WASHINGTON--()--The following is an open letter from the National Association of Black Journalists to the BBC on recent coverage by the network which the NABJ has deemed racially insensitive.
“Is there a problem with young black men?”
The text of the letter follows below:
The National Association of Black Journalists, the oldest and largest organization of black journalists, is disappointed to learn that the BBC, an organization long known for accuracy and impartiality, is failing to adhere to its own values.
In the height of recent riots in Britain, the BBC simplistically asked on the global phone-in program World Have Your Say, "Is there a problem with young black men?"
In asking such a question, the BBC offended many in its global audience. The question infers that young black men were the only ones rioting and looting, which we find to be inflammatory. If that's the case, we call on the BBC to provide the proof. We are struggling to understand this stunning lack of sensitivity because the BBC has a longstanding reputation of integrity, accuracy and impartiality with very clear editorial guidelines.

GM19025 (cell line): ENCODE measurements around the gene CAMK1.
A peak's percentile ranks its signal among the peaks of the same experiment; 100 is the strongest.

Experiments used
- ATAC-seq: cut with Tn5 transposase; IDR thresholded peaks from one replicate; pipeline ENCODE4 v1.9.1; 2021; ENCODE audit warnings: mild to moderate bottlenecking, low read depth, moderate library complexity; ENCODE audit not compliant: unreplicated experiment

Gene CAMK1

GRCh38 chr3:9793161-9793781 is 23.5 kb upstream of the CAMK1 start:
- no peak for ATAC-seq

In another incident, the BBC allowed historian David Starkey, a guest on the Newsnight television program, to say that "whites have become blacks" in reference to the race of rioters. Even more disturbing, the Newsnight presenter did not challenge that bizarre assertion - on a program that regularly holds people accountable for their views. By allowing the comment to go unchallenged, was the BBC agreeing with the inference that becoming black is monolithically synonymous with being violent?
All of this in a week when a BBC presenter inaccurately said that veteran civil rights campaigner and broadcaster Darcus Howe had been involved in previous riots when in fact he was not and had to correct the presenter on-air.
Is this just a case of shocking incompetence or racism -- as others have said? Why have black people in Britain not been afforded the same respect given to others? Why is the assumption that if something is negative pertaining to black people it is deemed acceptable by the BBC? What happened to the BBC's duty to provide accurate and balance reporting? This raises the question of whether the BBC's senior editorial ranks need better racial and philosophical diversity to avoid being blind to such insensitive incidents.
NABJ represents black journalists worldwide. We call on the BBC to return to practicing the type of journalism that has won it international acclaim. We will continue to monitor the BBC to ensure that its reporting about blacks lives up to its own values.
Gregory H. Lee Jr.